Without much warning, the writer-director of ‘Get Out’ has taken on a key role in the Hollywood hierarchy. But the burden it brings is heavy.
The ending of Us is twisty, unsettling, and oddly shaped. I won’t spoil the surprise, though it demands that viewers retrace and reconsider the film’s narrative structure. Like any worthy brain-bender, it insists upon a rewatch. It’s an audacious choice with clear influences: a Twilight Zone conclusion—an Aha! followed instantly by a Wait, what?—mixed with the despairing and morbidly clever finish of an Alfred Hitchcock thriller.
If Jordan Peele’s first film, Get Out, signaled the arrival of a singular new voice in genre-driven social satire, his new movie Us declares him something more straightforward: a master of suspense. He makes movies that feel modern, persistent, and wracked with unease—movies that are of a time, and that we will one day use to describe that time. Peele isn’t the first to claim this mantle. Hitchock was the originator, but Rod Serling, John Carpenter, Brian De Palma, Wes Craven, Guillermo del Toro, and M. Night Shyamalan have staked a claim to the title in the past. It’s a vital but burdensome role in the popular imagination. On the one hand, every new release is an event. On the other hand, every new release has to be an event.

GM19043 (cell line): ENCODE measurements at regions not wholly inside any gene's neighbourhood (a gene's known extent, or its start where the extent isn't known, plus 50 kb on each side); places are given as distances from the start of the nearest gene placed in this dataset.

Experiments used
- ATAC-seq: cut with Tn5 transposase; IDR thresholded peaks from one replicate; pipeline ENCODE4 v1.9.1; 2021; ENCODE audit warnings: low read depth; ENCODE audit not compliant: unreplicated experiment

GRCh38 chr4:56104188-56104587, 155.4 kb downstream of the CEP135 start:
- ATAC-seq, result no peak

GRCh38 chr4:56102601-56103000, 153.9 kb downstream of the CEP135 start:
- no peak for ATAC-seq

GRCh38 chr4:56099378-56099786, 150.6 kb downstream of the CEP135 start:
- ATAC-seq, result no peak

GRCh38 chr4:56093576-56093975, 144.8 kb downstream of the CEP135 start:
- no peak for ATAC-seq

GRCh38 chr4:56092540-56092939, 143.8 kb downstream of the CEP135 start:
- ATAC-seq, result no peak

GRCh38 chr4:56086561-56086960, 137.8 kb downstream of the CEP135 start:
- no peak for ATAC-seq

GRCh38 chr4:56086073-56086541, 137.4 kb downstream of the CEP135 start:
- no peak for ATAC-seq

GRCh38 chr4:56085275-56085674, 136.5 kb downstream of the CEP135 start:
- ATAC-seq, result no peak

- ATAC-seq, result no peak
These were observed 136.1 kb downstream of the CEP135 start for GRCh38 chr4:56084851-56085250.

Us is the most compelling and singular major studio release of the year so far—and it’s effective as both disquieting horror and subversive comedy. Whether it works as a grand statement about life in this country is more likely to stoke debate. One thing the film cannot do is offer the surprise of Get Out. When it was released in February 2017, Peele was known primarily as a sketch comedy writer and performer. The phenomenon of Get Out was utterly unpredictable—$255 million at the box office on a $5 million budget, to go with the instantaneous induction of several ideas into the pop cultural phrasebook: The Sunken Place. No, no, no, no, no, no. The spoon and the teacup. Rose, gimme those keys! It became idiomatic—a movie with a living history.
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